I’ve been on a self-imposed social networking hiatus.
For the past week and a half my life has been taken over by report cards and parent-teacher conferences. Instead of chatting with friends on Facebook, I’ve been chatting with the parents of my students. Instead of writing blog posts, I’ve been writing report card comments. When I took a break from the chaos of kindergarten assessments and went on a weekend vacation with my family, I continued my internet hiatus, promising myself (and my husband) that I wouldn’t spend our getaway on the computer.
I haven’t updated my Facebook status in over a week, nor have I read friends’ status updates. I haven’t signed on to Twitter in probably 2 weeks. And you know what, I’m wondering exactly how much I’m actually missing. I’m guessing not a whole lot. Which leads me to bigger, more profound questions: Why are we all so addicted to social networking? Why do we waste so many hours staring at a computer screen? What in the world did we all do with our free time before the invention of the internet/email/Facebook/Twitter/YouTube? Does anyone really care if I update my Facebook status multiple times a day? Has anyone even noticed that I haven’t
updated my status lately?
The other night I was watching an episode of “Modern Family” (that show is HILARIOUS!). The family held a contest to see who could last the longest without using technology like cell phones, the internet, and video games. It sounds outrageous, but is it really? When I was a kid, no one had cell phones. The internet didn’t exist. Heck, my family didn’t even own a computer. Ok, maybe I had a Nintendo system, but I didn’t have any of those hand-held gadgets that 4-year-olds walk around with nowadays. Life was different.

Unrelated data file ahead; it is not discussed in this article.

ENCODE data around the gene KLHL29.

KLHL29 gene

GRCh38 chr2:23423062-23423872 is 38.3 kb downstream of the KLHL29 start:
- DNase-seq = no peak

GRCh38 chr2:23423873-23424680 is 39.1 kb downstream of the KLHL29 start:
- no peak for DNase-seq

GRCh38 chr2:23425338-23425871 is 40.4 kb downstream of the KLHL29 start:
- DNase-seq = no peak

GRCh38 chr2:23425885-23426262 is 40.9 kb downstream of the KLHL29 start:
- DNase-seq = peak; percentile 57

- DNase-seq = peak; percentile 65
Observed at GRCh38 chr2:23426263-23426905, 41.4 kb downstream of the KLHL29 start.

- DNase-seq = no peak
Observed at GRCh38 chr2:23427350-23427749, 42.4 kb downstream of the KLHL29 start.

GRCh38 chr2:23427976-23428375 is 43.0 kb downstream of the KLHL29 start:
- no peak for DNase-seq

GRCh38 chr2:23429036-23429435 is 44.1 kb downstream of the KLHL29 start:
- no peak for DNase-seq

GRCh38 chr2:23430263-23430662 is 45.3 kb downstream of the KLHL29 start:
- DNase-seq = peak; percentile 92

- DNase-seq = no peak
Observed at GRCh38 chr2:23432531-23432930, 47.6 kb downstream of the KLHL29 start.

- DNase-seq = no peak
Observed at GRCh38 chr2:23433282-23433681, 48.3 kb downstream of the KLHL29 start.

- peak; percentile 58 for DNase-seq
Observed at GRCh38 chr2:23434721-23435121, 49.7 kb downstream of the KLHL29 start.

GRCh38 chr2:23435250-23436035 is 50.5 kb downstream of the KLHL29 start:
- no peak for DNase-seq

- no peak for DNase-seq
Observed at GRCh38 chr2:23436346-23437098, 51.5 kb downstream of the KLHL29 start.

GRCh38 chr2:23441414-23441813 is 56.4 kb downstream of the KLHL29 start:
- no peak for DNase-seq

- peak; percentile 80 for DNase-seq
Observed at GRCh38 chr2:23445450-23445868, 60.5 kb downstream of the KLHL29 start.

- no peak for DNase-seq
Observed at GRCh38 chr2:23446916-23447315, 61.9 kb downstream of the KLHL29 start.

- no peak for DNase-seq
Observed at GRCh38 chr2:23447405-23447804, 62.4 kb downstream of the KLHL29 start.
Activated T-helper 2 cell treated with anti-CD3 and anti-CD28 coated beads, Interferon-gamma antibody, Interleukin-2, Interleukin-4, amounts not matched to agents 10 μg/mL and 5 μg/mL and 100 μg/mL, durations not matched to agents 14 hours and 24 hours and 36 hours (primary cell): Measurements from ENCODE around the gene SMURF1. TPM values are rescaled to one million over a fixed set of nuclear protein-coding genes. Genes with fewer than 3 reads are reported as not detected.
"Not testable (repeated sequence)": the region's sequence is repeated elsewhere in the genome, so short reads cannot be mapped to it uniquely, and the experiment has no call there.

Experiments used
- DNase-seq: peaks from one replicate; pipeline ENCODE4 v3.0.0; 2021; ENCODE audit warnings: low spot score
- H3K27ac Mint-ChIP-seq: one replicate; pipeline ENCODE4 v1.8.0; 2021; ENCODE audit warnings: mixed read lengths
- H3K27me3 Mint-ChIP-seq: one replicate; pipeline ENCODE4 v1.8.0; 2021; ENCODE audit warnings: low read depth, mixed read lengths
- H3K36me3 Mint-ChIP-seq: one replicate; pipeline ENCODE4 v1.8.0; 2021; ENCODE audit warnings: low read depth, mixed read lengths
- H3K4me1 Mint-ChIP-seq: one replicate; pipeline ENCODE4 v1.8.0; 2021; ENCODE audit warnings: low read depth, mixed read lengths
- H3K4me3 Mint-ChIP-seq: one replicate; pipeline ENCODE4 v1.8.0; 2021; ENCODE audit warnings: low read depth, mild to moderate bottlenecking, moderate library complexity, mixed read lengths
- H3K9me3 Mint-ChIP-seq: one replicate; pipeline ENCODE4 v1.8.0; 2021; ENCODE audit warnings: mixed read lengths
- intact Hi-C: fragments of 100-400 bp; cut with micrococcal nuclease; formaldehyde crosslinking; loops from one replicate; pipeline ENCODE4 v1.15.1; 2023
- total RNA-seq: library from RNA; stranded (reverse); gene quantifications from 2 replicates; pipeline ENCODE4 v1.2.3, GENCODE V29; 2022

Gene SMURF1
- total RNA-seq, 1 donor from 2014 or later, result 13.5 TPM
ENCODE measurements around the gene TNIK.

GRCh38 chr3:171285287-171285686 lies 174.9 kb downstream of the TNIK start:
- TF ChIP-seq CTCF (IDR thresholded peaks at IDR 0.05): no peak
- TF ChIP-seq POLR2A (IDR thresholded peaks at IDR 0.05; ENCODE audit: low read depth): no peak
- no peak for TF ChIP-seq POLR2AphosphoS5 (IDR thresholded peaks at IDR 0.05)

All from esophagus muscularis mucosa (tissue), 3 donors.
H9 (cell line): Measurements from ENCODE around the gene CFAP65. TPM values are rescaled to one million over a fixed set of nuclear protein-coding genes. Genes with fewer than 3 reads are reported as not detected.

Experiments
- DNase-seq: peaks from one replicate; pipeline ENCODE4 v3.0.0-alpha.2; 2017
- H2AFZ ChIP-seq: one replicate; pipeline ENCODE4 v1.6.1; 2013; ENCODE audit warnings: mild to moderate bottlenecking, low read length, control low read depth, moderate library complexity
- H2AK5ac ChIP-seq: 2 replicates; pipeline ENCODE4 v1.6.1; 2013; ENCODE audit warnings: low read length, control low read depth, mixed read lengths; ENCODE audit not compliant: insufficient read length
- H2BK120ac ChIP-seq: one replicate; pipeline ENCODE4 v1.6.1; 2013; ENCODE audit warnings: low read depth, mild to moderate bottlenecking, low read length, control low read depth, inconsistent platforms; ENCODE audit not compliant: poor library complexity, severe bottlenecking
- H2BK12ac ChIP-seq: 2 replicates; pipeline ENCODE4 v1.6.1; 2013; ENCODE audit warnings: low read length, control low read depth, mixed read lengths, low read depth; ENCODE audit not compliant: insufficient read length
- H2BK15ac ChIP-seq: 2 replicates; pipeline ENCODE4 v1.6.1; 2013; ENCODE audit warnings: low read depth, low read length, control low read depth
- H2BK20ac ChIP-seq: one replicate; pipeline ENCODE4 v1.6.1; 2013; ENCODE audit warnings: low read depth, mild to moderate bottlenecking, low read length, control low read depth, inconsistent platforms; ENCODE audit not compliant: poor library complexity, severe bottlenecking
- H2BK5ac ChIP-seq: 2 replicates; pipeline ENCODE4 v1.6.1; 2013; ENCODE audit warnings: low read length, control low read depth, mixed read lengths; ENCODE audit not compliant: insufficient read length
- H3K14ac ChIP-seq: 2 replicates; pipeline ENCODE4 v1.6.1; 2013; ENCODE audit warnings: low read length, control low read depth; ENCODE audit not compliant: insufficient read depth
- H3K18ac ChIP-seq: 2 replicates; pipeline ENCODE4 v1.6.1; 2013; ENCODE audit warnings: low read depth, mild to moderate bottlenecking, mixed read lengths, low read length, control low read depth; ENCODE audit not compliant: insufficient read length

What has technology done to us? Why are people so obsessed with social networking that they feel the need to check Facebook and Twitter multiple times a day? (And believe me, I’m not criticizing. As a recovering Facebook addict, I used to be one of those people.) Do we even remember what life was like before computers became our primary means of socializing?
I can honestly say that I haven’t missed Facebook a whole lot. I’m sure my absence has caused me to miss out on friends’ exciting news or important articles I should be reading. But for a whole week I wasn’t a slave to my laptop. And it felt kind of nice.
Now that report cards are out of my hands, and all but 2 of my parent-teacher conferences are behind me, I think I’m going to end my social networking hiatus. I’m curious to see how often I’ll sign on to Facebook and Twitter now that I’ve proven I can live without them. We’ll see!
So if you’ll excuse me, I have to go update my status. See you on Facebook!